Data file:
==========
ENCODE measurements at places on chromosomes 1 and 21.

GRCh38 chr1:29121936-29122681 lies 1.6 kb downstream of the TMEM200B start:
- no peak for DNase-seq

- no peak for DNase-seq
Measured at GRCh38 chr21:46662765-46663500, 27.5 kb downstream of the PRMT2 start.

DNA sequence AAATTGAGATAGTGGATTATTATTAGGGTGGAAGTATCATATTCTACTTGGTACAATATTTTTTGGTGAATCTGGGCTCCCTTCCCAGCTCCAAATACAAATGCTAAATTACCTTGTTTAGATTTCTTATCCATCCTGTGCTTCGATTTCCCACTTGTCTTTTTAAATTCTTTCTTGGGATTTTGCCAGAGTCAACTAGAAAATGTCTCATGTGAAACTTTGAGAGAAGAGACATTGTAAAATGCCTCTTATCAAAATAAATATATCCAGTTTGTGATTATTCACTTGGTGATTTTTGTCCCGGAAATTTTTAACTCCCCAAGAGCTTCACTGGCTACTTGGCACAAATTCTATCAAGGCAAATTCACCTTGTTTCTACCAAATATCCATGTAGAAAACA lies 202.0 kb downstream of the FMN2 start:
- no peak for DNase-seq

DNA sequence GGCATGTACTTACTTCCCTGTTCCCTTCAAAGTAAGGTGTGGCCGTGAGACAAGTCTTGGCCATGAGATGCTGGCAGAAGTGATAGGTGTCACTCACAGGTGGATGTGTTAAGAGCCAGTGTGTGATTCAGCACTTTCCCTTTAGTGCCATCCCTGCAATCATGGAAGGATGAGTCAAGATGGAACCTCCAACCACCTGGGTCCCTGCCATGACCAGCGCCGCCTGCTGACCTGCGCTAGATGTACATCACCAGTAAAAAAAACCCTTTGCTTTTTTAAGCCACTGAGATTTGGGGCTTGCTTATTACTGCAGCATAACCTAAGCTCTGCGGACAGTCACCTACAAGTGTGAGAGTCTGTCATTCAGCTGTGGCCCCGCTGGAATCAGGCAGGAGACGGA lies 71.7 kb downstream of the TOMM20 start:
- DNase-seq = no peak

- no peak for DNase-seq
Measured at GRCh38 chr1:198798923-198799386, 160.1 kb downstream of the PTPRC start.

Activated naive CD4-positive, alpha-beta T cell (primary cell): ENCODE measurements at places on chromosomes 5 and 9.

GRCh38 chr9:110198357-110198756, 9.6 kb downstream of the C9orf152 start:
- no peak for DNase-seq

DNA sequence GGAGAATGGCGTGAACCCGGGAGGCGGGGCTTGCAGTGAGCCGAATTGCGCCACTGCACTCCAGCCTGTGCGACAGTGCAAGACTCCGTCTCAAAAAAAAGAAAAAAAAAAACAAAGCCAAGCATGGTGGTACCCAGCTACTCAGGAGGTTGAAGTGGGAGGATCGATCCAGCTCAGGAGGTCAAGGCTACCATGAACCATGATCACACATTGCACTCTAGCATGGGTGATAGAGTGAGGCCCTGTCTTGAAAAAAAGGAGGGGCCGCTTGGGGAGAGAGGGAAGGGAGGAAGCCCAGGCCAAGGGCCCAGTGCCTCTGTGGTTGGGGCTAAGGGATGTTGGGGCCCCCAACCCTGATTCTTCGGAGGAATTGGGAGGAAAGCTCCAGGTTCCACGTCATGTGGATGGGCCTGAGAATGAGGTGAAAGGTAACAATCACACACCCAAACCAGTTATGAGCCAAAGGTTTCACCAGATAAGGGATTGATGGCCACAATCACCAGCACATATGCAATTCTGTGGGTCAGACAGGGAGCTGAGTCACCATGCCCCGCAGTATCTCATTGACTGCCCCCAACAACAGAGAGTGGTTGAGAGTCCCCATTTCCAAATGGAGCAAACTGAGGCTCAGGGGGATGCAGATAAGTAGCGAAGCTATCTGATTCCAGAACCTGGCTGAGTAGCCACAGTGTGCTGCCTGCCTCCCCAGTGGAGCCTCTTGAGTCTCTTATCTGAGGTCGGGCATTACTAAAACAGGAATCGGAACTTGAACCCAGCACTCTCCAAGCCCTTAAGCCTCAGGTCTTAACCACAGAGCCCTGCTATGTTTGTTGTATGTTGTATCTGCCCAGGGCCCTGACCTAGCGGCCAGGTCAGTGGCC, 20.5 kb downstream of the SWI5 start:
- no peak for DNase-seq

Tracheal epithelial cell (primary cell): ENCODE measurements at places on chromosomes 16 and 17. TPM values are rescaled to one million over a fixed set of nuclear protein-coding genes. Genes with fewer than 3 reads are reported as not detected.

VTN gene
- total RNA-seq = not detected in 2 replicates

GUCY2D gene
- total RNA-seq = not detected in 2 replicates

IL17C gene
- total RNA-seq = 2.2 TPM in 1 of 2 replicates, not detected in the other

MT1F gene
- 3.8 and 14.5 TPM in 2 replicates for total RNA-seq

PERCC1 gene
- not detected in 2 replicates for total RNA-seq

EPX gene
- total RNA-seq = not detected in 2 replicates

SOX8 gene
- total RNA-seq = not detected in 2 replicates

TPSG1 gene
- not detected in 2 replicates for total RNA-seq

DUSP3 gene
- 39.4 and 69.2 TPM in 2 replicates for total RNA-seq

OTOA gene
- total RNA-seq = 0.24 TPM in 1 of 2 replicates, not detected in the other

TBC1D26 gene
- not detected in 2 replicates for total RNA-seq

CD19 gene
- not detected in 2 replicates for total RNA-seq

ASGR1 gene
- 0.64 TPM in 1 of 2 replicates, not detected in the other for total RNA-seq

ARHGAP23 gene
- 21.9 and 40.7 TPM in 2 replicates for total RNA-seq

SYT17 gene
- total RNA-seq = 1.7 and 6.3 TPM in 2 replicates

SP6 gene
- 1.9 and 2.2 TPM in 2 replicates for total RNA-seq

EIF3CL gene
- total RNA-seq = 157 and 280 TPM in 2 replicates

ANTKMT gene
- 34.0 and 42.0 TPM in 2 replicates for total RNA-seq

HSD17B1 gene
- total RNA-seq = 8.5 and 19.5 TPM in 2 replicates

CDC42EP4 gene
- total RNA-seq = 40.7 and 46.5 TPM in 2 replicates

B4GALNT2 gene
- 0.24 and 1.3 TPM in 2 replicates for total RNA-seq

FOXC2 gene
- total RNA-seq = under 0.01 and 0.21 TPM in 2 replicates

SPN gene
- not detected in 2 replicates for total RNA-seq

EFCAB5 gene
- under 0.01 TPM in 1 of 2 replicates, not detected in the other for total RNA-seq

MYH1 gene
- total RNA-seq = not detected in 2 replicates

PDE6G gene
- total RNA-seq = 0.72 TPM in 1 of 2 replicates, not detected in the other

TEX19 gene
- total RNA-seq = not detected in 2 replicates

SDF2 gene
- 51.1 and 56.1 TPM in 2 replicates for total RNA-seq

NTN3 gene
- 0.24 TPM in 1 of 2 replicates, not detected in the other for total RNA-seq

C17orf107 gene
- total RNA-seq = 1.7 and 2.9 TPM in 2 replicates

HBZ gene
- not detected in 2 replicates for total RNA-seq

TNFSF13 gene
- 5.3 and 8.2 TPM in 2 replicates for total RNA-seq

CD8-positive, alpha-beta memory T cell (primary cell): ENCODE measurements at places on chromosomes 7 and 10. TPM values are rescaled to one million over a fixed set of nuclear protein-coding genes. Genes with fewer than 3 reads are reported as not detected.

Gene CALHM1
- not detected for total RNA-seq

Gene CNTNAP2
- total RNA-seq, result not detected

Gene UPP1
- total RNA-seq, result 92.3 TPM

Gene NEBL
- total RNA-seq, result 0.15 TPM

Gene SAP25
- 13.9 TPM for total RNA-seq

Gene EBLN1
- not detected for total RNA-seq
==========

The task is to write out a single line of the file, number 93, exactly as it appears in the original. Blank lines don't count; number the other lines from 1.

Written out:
Gene EBLN1